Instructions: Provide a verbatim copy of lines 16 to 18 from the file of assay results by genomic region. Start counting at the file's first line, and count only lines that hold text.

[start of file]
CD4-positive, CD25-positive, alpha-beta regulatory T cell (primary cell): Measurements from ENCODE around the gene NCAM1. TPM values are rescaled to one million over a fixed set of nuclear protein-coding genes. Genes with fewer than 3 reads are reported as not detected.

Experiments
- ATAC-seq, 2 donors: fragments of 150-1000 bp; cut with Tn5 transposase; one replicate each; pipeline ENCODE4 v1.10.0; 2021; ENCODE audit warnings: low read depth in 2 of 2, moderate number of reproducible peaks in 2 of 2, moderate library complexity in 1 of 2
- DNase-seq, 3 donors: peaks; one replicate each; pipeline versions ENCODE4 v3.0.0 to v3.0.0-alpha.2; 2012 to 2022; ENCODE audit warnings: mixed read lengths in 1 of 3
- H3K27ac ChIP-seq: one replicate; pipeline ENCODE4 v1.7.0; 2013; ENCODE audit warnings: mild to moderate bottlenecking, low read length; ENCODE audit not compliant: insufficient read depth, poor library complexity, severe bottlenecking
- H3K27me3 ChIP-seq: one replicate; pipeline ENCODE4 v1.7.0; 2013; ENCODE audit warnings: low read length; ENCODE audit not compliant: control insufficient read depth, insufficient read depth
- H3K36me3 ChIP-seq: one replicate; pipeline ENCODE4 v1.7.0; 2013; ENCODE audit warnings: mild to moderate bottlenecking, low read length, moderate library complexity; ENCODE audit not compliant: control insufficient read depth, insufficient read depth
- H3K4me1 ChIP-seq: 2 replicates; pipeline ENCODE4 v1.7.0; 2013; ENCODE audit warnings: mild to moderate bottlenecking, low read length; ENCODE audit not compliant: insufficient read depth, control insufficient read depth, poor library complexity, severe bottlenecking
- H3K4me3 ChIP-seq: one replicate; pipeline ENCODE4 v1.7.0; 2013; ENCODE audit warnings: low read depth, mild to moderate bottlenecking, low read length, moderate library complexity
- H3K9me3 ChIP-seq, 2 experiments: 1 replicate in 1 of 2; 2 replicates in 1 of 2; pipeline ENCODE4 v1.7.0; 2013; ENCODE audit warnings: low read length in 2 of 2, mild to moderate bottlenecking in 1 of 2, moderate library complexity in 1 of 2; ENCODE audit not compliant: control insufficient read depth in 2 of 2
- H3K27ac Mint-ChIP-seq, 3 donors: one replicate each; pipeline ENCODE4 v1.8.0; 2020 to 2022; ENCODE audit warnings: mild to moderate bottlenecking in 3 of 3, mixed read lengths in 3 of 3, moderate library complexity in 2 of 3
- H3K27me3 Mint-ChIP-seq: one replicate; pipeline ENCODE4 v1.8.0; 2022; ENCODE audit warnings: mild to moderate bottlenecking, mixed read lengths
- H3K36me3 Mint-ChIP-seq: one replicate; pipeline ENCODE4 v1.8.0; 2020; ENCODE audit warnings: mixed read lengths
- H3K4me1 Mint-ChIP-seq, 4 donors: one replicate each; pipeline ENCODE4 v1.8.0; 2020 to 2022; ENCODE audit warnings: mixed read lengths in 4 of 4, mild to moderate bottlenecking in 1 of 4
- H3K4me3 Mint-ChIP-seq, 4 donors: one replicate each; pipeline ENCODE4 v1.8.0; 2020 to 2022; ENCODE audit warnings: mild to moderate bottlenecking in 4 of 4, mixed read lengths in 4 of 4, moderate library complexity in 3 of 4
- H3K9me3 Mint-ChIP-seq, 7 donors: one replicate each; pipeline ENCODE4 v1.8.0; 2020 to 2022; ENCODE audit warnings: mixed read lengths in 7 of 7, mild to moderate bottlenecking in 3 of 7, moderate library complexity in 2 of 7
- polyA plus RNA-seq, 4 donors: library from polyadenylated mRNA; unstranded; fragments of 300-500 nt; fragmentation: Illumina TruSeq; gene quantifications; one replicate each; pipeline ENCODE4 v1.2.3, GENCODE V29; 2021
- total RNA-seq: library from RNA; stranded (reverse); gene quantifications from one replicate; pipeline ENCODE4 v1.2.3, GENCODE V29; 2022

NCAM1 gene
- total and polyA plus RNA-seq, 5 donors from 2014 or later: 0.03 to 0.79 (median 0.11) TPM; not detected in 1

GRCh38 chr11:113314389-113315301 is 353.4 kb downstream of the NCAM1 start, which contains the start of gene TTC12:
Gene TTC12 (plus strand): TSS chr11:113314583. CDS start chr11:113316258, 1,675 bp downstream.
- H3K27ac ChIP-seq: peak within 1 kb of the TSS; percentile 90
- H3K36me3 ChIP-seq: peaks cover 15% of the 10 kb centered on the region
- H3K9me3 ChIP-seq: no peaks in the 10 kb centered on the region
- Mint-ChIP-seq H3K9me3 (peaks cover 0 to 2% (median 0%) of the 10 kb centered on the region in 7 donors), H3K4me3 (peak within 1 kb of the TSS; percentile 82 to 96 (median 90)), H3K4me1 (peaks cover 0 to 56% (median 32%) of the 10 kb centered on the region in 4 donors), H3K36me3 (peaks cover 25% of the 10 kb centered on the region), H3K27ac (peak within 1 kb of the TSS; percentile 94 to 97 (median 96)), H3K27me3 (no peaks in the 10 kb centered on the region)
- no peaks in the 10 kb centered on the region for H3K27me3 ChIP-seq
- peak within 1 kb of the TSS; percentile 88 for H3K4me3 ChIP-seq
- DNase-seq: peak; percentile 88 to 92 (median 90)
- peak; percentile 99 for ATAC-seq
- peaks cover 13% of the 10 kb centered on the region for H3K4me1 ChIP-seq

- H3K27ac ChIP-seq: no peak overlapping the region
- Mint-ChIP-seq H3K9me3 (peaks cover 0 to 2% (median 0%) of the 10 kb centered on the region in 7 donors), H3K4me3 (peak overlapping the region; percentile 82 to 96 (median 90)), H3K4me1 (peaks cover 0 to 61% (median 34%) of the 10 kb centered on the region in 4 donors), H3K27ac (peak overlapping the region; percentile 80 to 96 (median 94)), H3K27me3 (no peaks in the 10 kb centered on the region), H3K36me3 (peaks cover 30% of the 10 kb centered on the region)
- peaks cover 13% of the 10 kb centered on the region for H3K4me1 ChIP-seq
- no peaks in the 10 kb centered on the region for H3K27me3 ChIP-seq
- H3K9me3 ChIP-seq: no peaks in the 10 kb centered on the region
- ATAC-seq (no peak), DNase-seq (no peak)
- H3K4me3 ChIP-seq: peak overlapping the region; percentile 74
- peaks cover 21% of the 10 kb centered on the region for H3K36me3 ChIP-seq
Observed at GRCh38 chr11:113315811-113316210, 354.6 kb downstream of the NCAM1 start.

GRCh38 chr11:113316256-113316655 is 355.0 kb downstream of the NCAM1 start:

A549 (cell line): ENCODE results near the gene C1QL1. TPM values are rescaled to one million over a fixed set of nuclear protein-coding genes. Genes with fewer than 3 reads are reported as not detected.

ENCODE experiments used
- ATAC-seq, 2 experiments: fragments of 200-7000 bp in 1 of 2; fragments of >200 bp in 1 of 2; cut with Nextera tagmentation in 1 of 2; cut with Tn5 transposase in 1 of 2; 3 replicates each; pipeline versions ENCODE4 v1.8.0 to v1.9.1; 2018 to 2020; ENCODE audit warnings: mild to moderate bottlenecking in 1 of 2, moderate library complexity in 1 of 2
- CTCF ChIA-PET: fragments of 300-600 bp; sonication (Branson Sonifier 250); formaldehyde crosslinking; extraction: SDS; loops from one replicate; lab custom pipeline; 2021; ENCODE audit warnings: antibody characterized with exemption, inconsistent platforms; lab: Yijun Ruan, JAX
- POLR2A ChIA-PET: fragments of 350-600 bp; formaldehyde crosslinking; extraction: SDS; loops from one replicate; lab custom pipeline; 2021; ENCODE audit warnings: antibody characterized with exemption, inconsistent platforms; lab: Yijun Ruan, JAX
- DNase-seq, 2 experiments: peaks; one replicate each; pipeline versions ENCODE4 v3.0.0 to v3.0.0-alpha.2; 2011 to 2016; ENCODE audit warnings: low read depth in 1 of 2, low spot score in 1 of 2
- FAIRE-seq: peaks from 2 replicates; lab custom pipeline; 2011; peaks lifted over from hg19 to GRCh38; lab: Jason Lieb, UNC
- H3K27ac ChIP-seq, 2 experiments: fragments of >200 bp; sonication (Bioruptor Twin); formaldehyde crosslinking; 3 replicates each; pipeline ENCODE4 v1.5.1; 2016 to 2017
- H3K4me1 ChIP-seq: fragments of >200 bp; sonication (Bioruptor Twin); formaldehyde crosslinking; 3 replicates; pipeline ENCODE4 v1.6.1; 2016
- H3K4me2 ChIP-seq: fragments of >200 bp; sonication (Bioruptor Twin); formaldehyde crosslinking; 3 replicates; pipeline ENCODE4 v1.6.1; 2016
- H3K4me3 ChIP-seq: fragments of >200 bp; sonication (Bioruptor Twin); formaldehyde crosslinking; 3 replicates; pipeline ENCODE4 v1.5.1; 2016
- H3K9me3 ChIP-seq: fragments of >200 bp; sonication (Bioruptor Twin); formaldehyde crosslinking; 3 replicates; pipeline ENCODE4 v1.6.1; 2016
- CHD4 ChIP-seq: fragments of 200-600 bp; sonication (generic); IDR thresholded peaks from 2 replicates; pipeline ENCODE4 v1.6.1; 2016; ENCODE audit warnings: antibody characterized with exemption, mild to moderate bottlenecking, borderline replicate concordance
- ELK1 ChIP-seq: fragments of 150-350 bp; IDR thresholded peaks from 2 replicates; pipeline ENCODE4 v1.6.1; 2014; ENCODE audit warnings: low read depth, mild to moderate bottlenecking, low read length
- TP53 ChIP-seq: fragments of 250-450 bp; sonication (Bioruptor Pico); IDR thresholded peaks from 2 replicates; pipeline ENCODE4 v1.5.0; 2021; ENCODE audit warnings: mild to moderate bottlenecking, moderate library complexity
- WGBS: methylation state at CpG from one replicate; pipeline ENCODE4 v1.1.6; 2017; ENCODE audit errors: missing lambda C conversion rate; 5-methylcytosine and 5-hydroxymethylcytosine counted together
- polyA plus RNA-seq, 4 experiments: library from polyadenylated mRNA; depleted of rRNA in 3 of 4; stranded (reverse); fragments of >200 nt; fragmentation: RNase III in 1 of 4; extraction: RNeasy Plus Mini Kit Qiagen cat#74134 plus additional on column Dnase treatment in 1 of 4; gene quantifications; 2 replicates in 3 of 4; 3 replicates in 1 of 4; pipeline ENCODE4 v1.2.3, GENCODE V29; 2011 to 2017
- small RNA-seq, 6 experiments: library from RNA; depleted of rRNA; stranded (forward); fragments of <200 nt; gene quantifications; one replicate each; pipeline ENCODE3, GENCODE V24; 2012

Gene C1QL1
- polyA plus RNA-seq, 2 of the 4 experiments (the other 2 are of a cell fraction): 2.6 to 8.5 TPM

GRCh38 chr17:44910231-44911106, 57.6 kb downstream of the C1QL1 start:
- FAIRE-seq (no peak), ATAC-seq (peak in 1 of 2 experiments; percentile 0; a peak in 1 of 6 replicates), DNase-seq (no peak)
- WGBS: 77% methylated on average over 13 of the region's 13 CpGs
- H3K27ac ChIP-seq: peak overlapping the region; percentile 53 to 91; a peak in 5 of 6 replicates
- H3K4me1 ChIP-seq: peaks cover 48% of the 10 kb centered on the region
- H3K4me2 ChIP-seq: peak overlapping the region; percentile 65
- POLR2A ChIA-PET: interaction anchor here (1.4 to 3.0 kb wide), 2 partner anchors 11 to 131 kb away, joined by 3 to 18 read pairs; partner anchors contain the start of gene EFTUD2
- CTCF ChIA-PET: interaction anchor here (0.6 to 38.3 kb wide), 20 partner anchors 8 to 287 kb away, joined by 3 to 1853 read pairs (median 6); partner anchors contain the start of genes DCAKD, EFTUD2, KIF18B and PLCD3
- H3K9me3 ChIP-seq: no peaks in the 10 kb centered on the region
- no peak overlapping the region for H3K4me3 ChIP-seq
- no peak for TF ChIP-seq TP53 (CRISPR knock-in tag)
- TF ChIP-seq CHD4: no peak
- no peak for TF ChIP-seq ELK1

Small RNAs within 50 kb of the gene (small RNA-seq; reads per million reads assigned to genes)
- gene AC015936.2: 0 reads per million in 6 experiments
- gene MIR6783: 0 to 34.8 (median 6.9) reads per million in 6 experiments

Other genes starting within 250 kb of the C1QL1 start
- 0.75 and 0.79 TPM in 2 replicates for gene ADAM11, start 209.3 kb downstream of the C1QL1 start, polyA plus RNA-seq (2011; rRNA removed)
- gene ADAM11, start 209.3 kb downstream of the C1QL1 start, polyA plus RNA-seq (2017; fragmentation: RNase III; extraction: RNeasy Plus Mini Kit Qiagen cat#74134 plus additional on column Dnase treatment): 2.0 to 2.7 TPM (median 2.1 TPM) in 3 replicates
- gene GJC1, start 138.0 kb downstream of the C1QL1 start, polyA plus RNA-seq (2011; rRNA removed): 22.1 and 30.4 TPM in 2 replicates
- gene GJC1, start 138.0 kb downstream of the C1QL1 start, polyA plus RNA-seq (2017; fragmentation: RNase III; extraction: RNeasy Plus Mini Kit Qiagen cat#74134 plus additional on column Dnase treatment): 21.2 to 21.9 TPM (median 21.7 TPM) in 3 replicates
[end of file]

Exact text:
- H3K9me3 Mint-ChIP-seq, 7 donors: one replicate each; pipeline ENCODE4 v1.8.0; 2020 to 2022; ENCODE audit warnings: mixed read lengths in 7 of 7, mild to moderate bottlenecking in 3 of 7, moderate library complexity in 2 of 7
- polyA plus RNA-seq, 4 donors: library from polyadenylated mRNA; unstranded; fragments of 300-500 nt; fragmentation: Illumina TruSeq; gene quantifications; one replicate each; pipeline ENCODE4 v1.2.3, GENCODE V29; 2021
- total RNA-seq: library from RNA; stranded (reverse); gene quantifications from one replicate; pipeline ENCODE4 v1.2.3, GENCODE V29; 2022